Eyeing the future with bionic vision

The story everyone’s eyes will be on soon. Even those without any.

by

    Just occasionally when covering a science story you get the feeling you are showing something that seems incredible right now, but will seem quite routine in just a few years.

    The development of “Bionic vision”, being developed by scientists at Monash University just outside Melbourne in Australia, is one such story.

    At the moment their technology - artificially stimulating neurons in the brain of a blind person to create computer-generated "images" of what a camera is seeing - is in its earliest stages. They haven’t yet implanted their chip into anyone’s brain: no blind person has yet "seen" their images.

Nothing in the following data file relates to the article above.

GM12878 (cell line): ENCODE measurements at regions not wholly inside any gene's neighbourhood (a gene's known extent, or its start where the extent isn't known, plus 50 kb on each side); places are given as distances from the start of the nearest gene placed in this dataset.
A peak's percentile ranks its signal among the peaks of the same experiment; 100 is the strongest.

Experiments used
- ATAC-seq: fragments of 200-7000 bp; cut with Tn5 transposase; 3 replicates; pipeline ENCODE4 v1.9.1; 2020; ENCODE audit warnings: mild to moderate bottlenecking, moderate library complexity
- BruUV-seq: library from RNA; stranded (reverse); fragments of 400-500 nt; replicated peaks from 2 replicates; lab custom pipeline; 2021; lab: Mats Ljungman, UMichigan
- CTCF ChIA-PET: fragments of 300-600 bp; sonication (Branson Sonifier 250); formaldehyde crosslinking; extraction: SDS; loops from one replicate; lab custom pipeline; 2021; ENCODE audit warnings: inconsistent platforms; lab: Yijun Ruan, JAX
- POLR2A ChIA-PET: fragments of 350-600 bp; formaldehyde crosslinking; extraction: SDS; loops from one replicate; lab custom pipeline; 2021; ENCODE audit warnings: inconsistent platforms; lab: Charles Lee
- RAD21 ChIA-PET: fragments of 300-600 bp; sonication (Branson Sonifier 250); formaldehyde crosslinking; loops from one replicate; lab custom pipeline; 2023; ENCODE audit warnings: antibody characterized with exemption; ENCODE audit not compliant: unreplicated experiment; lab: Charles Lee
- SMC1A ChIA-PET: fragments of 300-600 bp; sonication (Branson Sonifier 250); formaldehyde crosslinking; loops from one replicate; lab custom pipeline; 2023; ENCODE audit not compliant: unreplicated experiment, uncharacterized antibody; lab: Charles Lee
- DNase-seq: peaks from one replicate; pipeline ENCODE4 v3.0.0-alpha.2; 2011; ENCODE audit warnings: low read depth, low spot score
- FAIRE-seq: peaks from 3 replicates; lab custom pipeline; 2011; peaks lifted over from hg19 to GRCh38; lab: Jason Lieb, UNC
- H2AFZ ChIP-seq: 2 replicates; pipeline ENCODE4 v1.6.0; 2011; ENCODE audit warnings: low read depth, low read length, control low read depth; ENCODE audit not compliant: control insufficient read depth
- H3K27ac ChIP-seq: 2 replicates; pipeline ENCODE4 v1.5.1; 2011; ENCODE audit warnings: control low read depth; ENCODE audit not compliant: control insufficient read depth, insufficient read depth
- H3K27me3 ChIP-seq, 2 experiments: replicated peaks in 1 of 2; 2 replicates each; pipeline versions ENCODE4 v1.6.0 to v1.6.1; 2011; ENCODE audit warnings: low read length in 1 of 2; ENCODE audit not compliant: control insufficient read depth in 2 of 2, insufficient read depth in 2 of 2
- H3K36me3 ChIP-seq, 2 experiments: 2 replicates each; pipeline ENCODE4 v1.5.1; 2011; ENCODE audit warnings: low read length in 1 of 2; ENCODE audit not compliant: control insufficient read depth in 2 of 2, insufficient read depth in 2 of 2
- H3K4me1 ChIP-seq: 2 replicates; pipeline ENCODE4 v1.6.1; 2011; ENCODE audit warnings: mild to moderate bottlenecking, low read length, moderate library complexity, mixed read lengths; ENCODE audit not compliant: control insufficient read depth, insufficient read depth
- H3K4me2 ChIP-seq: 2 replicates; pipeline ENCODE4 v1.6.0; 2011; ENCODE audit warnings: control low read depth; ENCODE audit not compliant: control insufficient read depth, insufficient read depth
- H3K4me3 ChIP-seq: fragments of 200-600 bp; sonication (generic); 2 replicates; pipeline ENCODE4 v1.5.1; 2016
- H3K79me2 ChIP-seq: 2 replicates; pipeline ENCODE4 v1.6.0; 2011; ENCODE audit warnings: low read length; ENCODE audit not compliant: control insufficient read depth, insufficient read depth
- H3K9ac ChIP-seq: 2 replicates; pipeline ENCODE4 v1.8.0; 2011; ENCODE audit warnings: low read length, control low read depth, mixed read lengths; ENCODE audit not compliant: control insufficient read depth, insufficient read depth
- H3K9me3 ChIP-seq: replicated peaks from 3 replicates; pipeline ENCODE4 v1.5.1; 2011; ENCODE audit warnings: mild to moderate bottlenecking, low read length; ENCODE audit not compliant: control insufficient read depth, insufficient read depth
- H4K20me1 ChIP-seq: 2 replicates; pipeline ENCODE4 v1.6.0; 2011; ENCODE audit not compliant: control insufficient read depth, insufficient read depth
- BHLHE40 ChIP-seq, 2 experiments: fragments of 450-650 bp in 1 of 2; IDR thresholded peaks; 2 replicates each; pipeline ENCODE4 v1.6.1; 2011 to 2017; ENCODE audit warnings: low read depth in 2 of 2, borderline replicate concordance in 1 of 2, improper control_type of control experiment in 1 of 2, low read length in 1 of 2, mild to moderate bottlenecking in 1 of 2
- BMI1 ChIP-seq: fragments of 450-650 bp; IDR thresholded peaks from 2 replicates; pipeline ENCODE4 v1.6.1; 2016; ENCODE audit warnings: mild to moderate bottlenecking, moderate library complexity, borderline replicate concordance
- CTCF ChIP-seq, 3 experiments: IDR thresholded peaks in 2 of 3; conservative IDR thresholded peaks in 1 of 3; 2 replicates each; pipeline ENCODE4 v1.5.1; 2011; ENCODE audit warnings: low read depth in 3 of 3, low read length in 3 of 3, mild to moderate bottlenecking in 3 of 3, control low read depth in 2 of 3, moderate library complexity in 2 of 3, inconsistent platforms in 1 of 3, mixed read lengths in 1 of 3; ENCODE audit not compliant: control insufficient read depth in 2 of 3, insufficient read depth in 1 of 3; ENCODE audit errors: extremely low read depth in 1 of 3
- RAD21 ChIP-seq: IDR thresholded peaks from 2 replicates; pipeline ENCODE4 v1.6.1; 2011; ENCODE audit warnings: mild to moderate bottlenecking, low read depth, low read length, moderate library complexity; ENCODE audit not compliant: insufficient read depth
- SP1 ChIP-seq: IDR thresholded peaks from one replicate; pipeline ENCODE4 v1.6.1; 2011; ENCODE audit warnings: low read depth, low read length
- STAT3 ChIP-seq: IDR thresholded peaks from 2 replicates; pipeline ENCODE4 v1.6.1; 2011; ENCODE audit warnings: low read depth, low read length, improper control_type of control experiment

That makes it a hard story to show on TV - and explains why I made myself the guinea pig.

    The scientists have put together a demonstration of the images they expect blind people to see. I had my own vision downgraded to that: what it's hoped totally blind people - their vision upgraded - should be able to "see".

    Those images are pretty basic - like pixelated characters in the most simple of 1970s computer games. But it’s the potential here that is so interesting. Once the principle of plugging into the brain computer-generated pictures has been proved to work , the possibilities seem incredible.

    The hard work is the first step being developed and perfected now. After that, there’s no theoretical reason why the images can’t improve dramatically - just as those of computer games have. 

    In 40 years, computer games have gone from basic pixels to HD video images that look virtually as good as real life.  Why shouldn’t the same be true for visions of real life for the completely blind?


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